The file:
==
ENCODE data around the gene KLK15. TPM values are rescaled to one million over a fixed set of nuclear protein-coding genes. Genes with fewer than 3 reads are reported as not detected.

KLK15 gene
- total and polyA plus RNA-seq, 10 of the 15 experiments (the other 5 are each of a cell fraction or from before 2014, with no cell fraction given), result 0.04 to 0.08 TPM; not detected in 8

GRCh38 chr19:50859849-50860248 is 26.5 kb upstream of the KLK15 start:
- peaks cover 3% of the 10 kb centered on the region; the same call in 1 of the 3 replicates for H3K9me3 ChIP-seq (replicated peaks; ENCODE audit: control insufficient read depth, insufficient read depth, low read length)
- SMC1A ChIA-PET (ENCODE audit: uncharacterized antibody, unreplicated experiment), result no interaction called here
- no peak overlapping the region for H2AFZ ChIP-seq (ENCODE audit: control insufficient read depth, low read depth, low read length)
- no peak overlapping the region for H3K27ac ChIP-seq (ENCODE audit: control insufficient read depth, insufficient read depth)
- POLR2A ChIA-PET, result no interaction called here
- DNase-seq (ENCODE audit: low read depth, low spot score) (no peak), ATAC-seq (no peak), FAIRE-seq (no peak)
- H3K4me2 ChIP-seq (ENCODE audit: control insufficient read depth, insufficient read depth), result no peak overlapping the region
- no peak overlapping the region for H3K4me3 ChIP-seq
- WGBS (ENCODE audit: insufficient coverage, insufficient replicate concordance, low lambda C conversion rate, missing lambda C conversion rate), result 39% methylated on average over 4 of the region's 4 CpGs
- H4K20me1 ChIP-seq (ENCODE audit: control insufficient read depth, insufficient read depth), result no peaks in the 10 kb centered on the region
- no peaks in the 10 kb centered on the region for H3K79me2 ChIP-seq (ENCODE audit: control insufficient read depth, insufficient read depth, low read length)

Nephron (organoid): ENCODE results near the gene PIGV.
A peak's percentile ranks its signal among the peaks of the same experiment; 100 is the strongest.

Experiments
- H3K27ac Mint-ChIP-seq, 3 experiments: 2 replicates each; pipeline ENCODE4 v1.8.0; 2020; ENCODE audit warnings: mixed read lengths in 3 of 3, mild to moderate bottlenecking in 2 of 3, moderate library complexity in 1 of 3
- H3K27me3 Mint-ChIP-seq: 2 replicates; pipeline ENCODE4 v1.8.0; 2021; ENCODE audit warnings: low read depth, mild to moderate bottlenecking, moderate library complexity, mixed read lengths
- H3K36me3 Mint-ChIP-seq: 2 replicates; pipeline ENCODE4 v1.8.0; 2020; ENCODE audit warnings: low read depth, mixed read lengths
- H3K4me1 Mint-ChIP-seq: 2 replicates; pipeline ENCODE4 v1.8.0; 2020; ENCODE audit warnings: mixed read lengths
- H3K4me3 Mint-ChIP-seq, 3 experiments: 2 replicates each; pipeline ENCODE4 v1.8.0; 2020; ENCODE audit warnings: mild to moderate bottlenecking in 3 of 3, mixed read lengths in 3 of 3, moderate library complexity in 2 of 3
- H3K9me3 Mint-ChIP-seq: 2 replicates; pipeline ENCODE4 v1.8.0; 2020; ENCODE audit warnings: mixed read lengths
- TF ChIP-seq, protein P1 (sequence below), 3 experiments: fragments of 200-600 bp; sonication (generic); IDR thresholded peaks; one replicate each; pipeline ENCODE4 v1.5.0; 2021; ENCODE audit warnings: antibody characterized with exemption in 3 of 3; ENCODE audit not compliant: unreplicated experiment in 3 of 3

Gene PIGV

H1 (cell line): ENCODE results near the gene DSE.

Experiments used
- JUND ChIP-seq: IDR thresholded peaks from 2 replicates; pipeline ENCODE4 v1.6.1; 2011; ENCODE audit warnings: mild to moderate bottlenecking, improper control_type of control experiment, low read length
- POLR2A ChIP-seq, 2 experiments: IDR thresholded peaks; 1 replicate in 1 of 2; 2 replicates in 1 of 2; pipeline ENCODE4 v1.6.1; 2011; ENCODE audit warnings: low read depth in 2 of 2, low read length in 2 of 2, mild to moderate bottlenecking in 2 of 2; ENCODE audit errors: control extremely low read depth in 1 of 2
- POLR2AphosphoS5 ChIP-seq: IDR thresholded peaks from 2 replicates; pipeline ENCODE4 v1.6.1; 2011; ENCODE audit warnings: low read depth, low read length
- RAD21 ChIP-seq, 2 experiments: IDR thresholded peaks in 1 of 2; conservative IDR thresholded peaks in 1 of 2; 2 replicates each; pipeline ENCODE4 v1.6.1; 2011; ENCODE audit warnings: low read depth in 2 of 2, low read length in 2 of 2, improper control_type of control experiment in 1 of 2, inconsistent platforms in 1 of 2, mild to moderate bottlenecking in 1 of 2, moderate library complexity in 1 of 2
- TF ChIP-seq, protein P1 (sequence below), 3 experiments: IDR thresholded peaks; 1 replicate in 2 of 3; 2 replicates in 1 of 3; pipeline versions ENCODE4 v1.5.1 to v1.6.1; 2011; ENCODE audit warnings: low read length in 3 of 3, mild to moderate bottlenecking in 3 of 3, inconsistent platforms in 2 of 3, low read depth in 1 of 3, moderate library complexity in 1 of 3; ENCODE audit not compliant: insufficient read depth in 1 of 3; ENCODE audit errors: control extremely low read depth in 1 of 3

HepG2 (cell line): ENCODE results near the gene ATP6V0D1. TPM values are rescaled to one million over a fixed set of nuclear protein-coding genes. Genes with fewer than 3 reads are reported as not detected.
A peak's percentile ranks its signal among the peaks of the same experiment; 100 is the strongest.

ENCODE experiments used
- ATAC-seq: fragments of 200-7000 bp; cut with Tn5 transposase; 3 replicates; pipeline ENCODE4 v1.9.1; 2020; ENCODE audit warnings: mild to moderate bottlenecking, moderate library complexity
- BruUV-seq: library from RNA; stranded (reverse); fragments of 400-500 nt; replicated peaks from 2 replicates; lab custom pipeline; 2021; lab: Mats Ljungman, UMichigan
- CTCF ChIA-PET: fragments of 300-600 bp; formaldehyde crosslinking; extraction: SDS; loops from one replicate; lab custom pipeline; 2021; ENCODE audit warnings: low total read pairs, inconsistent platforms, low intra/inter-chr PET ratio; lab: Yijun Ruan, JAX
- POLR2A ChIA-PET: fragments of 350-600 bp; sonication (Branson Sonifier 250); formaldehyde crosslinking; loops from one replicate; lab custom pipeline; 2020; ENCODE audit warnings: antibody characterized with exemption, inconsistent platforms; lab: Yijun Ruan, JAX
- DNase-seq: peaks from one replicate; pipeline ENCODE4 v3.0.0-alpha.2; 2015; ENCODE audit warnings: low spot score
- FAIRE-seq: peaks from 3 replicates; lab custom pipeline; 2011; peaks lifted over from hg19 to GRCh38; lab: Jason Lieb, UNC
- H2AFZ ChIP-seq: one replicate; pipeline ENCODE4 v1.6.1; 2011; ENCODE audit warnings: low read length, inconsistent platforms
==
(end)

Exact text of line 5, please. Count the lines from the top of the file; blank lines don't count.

- peaks cover 3% of the 10 kb centered on the region; the same call in 1 of the 3 replicates for H3K9me3 ChIP-seq (replicated peaks; ENCODE audit: control insufficient read depth, insufficient read depth, low read length)